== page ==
My Point of View: Comprehensive sex ed arms students with facts

Published 7:07 pm Monday, May 6, 2019

My Point of View by Jennifer Vogt-Erickson

Jennifer Vogt-Erickson


Let’s give our kids the facts.

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The Minnesota House is considering comprehensive sex education legislation that would mandate age-appropriate curriculum for students starting at the preschool level. It would require public schools to teach the following areas:

• Human anatomy, reproduction and sexual development

• Consent, bodily autonomy, and healthy relationships, including relationships involving diverse sexual orientations and gender identities

• Abstinence and other methods for preventing unintended pregnancy and sexually transmitted infections (STIs)

• The relationship between substance abuse and sexual behavior and health

This is similar to curriculum I was taught 30 years ago, except it doesn’t focus exclusively on heterosexual relationships. This, along with Planned Parenthood’s influence on the legislation (which was introduced by a pastor), may be what offends legislators who oppose it.

Rep. Bennett recently spoke against the legislation in a floor speech. She referred frequently to the sample curriculum, a book called “It’s Perfectly Normal,” which was first published in 1994.

She said that parents would agree, “The biology of sex education, yep, that should be taught in schools.” But she stated, “What’s in here ‘It’s Perfectly Normal’ would be considered pornography anywhere else outside of this.”

Unless it’s strictly ovum-meets-sperm divorced from other information, biology is the most graphic part of sex education. Fortunately, “It’s Perfectly Normal” handles the eyebrow-raising aspects well. It’s drawn with cartoon figures that are comical, not erotic, and it isn’t gratuitous.

The book, in print for 25 years, has received numerous accolades. Publisher’s Weekly and School Library Journal both awarded it “Best Book of the Year” and the American Library Association named it a “Notable Book of the Year.”

After researching it, I decided to order the book myself. It’s recommended for ages 10 and up. Some practical advice in the online reviews is to check safety settings on home computers because children may search terms they learn in the book. (Good advice for parents in any case.)

Bennett has a different view: “When I look at sample curriculums like this, this isn’t sex education, this is sex grooming.”

Sex grooming is a serious threat to many children and adolescents. The mandates of this legislation are specifically meant to help students and parents recognize when grooming is taking place. Calling “It’s Perfectly Natural” “sex grooming” is a fearful misuse of the term.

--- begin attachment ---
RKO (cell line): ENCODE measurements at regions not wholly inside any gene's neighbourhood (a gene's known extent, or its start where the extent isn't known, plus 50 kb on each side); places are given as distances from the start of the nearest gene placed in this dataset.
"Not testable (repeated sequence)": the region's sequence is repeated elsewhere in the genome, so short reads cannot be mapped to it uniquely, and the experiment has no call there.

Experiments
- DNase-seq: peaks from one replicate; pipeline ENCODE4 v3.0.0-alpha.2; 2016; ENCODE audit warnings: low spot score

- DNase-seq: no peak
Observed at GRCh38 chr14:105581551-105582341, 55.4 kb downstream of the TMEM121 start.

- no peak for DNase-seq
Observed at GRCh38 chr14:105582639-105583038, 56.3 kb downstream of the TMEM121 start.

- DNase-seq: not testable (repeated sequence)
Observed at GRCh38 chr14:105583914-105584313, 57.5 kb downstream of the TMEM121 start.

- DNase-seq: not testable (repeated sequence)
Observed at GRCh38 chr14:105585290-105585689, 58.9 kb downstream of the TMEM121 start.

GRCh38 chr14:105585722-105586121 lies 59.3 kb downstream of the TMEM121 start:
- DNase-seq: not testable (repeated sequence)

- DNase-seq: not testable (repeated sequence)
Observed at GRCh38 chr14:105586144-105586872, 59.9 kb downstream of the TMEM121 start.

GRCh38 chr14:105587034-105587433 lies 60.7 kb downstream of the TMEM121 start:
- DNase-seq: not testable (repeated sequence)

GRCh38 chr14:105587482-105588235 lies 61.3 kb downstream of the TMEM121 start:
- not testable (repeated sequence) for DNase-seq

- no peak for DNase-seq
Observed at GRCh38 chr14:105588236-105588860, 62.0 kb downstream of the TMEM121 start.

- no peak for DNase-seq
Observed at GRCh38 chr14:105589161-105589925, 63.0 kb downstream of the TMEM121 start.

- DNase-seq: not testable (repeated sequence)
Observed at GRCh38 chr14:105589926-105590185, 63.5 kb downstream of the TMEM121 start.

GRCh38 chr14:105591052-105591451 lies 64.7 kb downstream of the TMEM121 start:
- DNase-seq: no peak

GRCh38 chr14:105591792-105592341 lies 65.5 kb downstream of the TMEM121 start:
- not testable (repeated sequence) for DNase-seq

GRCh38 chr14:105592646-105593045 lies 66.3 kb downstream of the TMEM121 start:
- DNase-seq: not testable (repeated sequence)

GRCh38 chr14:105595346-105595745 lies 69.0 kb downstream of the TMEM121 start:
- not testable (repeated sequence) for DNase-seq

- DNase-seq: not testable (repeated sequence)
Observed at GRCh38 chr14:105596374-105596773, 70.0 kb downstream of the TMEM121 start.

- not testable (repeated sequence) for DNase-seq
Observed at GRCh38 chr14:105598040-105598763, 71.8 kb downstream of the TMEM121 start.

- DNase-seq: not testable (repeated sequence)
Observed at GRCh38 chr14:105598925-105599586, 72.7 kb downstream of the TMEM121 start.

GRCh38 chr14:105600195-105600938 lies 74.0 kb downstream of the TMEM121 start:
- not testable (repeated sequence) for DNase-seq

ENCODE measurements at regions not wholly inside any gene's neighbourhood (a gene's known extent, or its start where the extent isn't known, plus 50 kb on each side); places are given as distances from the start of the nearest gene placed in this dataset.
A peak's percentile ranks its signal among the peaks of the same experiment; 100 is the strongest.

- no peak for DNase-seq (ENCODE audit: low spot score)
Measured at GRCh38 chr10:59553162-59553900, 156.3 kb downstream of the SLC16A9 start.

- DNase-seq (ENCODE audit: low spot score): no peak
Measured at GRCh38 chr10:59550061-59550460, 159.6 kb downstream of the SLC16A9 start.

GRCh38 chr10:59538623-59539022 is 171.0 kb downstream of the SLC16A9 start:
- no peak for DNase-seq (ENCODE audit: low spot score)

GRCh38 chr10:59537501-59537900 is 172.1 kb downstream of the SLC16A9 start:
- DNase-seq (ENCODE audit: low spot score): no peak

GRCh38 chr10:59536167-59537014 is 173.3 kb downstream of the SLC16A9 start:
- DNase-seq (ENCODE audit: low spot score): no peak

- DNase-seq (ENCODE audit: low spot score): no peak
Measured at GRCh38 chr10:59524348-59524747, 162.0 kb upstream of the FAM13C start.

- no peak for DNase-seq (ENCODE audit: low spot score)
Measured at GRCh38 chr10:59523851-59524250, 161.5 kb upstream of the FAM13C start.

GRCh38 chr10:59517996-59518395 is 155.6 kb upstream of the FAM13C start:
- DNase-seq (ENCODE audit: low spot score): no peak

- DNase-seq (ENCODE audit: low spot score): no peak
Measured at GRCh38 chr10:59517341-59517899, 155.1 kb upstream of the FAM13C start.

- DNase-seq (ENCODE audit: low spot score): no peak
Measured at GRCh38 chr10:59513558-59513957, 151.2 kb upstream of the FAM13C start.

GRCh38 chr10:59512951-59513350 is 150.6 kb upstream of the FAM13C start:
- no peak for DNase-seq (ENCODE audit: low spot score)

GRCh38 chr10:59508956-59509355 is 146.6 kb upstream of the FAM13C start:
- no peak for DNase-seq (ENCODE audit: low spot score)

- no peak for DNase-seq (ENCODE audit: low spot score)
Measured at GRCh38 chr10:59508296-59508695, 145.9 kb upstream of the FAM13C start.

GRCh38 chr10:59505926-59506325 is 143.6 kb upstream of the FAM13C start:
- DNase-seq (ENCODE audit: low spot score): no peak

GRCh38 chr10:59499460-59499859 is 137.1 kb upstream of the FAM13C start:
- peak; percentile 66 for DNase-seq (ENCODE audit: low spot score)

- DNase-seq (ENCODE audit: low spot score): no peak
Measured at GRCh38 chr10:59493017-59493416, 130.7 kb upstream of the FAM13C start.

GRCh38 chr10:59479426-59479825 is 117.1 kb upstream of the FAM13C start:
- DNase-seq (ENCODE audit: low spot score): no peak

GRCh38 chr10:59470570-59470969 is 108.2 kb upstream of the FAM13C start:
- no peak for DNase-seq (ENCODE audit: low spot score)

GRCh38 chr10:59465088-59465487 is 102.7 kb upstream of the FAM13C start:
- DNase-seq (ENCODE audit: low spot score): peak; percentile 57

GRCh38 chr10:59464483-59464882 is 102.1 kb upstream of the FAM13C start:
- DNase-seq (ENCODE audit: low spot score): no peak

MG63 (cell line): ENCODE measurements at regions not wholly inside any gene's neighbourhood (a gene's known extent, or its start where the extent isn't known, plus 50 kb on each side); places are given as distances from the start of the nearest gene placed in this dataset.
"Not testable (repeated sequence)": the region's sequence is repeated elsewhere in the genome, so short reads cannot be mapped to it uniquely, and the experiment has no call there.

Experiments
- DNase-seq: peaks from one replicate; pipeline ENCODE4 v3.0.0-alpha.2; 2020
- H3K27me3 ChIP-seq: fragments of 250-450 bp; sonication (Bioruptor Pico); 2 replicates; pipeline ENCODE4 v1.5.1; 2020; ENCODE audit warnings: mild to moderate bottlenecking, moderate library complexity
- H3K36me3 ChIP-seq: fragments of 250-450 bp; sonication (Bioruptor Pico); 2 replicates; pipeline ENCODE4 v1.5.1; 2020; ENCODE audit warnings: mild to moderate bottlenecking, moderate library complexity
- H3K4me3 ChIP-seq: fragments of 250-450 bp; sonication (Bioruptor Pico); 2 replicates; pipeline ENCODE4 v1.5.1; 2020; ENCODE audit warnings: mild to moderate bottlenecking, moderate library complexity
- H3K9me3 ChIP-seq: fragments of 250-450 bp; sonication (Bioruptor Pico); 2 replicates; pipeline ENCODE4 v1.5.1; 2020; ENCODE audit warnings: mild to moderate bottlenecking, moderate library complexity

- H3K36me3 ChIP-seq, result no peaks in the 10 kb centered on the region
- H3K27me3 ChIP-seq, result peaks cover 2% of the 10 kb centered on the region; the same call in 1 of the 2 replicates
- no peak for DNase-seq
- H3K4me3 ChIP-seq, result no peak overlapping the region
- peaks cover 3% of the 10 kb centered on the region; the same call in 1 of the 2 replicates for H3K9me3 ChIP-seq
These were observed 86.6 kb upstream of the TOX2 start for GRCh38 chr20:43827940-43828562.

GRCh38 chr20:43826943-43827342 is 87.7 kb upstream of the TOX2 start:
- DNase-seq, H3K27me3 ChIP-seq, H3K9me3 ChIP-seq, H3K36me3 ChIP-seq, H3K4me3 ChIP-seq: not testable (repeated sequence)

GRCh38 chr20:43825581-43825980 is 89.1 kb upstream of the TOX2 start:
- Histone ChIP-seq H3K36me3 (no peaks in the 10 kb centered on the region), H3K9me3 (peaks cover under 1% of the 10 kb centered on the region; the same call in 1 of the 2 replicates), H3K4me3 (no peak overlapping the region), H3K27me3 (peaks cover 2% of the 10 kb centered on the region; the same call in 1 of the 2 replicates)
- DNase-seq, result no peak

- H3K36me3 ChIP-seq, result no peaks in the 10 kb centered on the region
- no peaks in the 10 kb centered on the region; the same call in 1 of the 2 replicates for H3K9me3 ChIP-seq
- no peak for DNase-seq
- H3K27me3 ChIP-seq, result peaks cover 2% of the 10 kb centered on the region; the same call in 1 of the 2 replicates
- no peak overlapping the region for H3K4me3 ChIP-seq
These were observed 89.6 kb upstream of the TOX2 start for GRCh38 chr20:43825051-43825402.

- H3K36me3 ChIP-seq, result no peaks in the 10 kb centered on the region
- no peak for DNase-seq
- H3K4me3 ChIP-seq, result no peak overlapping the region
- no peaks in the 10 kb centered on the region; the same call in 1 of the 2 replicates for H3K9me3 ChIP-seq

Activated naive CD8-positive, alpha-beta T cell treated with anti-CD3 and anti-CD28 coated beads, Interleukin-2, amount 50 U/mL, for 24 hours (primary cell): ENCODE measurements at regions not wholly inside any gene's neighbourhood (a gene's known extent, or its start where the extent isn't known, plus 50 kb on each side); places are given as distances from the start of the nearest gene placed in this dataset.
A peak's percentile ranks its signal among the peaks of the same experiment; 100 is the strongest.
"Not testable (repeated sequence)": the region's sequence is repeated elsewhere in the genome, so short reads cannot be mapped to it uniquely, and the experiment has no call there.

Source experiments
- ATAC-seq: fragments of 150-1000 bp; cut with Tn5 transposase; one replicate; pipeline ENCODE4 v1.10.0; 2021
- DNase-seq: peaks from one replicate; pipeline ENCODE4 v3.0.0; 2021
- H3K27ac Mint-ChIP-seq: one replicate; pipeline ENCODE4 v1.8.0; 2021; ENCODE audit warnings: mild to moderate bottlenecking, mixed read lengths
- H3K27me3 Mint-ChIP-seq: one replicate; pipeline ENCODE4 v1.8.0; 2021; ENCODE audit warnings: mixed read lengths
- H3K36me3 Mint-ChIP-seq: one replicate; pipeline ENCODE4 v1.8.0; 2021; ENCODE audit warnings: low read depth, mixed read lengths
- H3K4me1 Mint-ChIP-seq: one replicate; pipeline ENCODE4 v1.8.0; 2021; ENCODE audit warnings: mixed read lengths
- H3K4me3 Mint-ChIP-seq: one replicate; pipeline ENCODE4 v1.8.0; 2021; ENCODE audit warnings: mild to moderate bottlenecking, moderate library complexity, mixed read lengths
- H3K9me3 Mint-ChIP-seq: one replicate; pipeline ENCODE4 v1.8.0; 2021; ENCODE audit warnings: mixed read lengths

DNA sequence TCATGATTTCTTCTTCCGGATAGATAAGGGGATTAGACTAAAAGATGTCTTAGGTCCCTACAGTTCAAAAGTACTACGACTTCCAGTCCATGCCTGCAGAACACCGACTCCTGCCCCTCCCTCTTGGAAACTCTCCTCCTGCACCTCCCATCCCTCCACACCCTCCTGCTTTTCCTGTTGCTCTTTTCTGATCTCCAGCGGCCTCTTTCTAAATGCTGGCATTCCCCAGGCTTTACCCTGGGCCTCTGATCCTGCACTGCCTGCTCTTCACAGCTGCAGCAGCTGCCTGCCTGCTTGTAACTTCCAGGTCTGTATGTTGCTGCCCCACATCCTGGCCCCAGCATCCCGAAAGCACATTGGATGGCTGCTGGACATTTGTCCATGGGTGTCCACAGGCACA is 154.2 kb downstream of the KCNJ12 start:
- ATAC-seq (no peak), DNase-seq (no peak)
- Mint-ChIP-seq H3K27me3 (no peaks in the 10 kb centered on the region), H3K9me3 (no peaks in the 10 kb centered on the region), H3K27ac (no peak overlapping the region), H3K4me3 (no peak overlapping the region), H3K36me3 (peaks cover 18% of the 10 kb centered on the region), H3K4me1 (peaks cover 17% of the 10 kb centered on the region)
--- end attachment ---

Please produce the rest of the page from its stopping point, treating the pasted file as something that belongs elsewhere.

Bennett pointed out that if parents in a school district are adamantly opposed to this book, districts could use a different curriculum as long as it met the legislation’s criteria. So the book isn’t necessarily the issue!

The real problem with the mandates is that it offends the values of certain groups. As Bennett said, “It normalizes things that not every parent believes should be normalized.”

This could be an argument against any sex education except for abstinence only. It could also be opposition to curriculum that includes LGBTQ students.

STIs aren’t exclusive to heterosexual relationships, so to educate students about how these diseases spread, we can’t limit curriculum to female-male scenarios. For example, gonorrhea is transmitted through sexual contact with an infected person involving the penis, vagina, anus or mouth. All of it is “the biology of sex education.”

Not so long ago, it was “normalized” that students who were LGBTQ — or merely suspected of being so — lived in fear for their physical safety. Living ‘in the closet,’ conversion therapy, and sometimes even choosing suicide were “normalized” instead of accepting LGBTQ students as they were.

Thankfully, a sea of change has occurred in the past few decades. A few years ago, though, a young relative shared that they felt daily fear as an LGBTQ high school student in out-state Minnesota. It was heartbreaking to learn they still felt unsafe, and I’m proud of them for speaking up.

Do we fear these students living in peace and having their experience of dating normalized? Do we think education pertaining to their sexual health and ability/right to forge healthy relationships and avoid STIs should be left out of curriculum?

If districts could leave that out, what message does that send to these students? It tells them they are outside, marginal. It would continue to normalize discrimination.

Comprehensive sex education has been proven to reduce unintended pregnancies and STIs. Parents can teach their children what additional boundaries they want them to follow, but the purpose of education is to arm students with underlying facts.

Freeborn County has room to improve on these health measures. It had a fairly high rate of both chlamydia and gonorrhea in 2017. From 2010 to 2016, the rate of births to teenage girls in our county was 28 per 1,000, higher than Minnesota (17) and above Hennepin (18) and Ramsey (25) counties, according to county health rankings.

When we provide our children with comprehensive sex education, we also teach them that we value facts over fear.

Jennifer Vogt-Erickson is a member of the Freeborn County DFL Party.